Here come the men in black...

Here come the men in black…

This had caused no small amount of friction between the production company and the creative team. By all accounts, the working relationship between Petrucha and the production company was quite strained. Eventually they fired him from the comic, making Home of the Brave the last story written by Stefan Petrucha and Charles Adlard on Topps’ The X-Files comics. Given the two had been with the comic from the start, this was quite a radical change.

However, this did allow Topps to put a team more agreeable to Ten Thirteen’s demands on the comic.

"I call it blue steal..."

“I call it blue steal…”

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Space: Above and Beyond – Toy Soldiers (Review)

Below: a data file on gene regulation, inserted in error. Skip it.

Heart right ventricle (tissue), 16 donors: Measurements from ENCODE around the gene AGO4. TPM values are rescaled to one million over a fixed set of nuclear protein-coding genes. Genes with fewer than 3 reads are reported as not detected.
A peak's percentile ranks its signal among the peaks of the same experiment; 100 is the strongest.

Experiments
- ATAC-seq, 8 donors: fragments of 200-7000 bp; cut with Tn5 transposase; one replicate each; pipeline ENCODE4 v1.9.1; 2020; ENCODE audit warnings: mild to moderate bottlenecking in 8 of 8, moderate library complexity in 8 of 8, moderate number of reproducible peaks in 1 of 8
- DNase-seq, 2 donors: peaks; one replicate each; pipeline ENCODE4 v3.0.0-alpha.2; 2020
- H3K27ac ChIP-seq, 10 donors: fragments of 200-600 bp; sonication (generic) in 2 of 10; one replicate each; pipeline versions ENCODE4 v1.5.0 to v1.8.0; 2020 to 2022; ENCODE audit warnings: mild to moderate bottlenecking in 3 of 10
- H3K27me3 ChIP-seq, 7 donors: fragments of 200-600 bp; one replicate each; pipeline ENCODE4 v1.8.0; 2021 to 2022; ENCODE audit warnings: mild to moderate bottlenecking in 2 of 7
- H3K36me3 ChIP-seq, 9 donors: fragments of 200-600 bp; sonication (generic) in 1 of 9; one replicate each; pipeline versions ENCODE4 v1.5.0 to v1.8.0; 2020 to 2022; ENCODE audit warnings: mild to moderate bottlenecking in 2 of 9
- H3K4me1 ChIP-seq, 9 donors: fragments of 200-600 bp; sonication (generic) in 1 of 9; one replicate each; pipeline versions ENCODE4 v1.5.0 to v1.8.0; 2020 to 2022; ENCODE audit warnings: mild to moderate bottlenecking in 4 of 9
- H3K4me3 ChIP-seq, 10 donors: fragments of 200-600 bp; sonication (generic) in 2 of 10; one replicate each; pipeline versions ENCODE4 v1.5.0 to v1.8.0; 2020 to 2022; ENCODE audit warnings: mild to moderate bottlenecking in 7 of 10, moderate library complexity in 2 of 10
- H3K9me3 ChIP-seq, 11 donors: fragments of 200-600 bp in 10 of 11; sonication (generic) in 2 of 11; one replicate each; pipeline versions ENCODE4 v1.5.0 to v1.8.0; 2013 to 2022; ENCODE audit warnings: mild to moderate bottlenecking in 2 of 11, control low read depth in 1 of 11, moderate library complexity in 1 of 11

This November (and a little of December), we’re taking a trip back in time to review the third season of The X-Files and the first (and only) season of Space: Above and Beyond.

The Never No More and The Angriest Angel two-parter represented a moment when Space: Above and Beyond seemed to gel, when the show seemed to realise what it wanted to be and how it wanted to be about it. Written by showrunners Glen Morgan and James Wong, they presented a demonstration of just how well the show could work, and why it had been an absolutely ingenious idea to do the premise of “World War II… IN SPACE!”

So, naturally, Toy Soldiers shows up to demonstrate that we have yet to reach a point where we can do this consistently.

Oh, brother...

Oh, brother…

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Space: Above and Beyond – Never No More (Review)

This November (and a little of December), we’re taking a trip back in time to review the third season of The X-Files and the first (and only) season of Space: Above and Beyond.